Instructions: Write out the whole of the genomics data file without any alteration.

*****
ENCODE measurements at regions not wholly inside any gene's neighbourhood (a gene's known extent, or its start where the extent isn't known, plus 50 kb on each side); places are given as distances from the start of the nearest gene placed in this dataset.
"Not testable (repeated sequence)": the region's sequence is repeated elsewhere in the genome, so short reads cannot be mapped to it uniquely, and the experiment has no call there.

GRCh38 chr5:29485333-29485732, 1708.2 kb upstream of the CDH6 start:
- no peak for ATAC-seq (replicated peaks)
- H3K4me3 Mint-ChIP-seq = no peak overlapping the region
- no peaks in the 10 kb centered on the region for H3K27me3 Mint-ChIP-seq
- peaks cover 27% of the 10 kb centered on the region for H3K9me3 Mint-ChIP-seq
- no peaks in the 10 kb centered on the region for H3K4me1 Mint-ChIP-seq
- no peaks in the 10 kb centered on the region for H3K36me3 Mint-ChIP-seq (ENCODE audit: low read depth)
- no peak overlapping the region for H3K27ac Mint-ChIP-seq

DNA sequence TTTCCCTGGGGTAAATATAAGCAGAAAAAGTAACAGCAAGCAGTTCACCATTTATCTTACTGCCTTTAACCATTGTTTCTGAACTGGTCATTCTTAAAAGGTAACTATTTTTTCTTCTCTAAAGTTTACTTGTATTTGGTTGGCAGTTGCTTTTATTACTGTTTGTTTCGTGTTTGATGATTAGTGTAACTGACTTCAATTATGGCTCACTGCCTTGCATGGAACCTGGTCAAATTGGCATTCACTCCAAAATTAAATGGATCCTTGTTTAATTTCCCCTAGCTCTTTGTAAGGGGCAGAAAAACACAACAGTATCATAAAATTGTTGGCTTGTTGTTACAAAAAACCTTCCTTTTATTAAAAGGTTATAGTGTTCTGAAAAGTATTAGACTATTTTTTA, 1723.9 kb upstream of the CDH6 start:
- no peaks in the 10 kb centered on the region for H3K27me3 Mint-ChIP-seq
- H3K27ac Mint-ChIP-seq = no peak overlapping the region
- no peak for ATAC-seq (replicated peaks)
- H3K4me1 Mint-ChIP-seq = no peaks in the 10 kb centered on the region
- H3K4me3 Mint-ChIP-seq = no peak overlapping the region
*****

ENCODE measurements at regions not wholly inside any gene's neighbourhood (a gene's known extent, or its start where the extent isn't known, plus 50 kb on each side); places are given as distances from the start of the nearest gene placed in this dataset.
"Not testable (repeated sequence)": the region's sequence is repeated elsewhere in the genome, so short reads cannot be mapped to it uniquely, and the experiment has no call there.

GRCh38 chr5:29485333-29485732, 1708.2 kb upstream of the CDH6 start:
- no peak for ATAC-seq (replicated peaks)
- H3K4me3 Mint-ChIP-seq = no peak overlapping the region
- no peaks in the 10 kb centered on the region for H3K27me3 Mint-ChIP-seq
- peaks cover 27% of the 10 kb centered on the region for H3K9me3 Mint-ChIP-seq
- no peaks in the 10 kb centered on the region for H3K4me1 Mint-ChIP-seq
- no peaks in the 10 kb centered on the region for H3K36me3 Mint-ChIP-seq (ENCODE audit: low read depth)
- no peak overlapping the region for H3K27ac Mint-ChIP-seq

DNA sequence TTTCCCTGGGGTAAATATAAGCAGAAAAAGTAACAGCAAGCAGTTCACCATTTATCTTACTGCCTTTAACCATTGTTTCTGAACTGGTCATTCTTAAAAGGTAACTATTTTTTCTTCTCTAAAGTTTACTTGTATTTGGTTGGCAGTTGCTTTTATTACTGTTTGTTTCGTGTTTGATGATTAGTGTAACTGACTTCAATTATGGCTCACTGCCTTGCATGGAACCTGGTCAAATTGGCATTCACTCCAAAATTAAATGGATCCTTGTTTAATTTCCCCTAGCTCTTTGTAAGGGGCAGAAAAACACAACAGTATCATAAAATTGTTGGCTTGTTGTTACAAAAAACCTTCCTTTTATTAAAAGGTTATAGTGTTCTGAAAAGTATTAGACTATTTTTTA, 1723.9 kb upstream of the CDH6 start:
- no peaks in the 10 kb centered on the region for H3K27me3 Mint-ChIP-seq
- H3K27ac Mint-ChIP-seq = no peak overlapping the region
- no peak for ATAC-seq (replicated peaks)
- H3K4me1 Mint-ChIP-seq = no peaks in the 10 kb centered on the region
- H3K4me3 Mint-ChIP-seq = no peak overlapping the region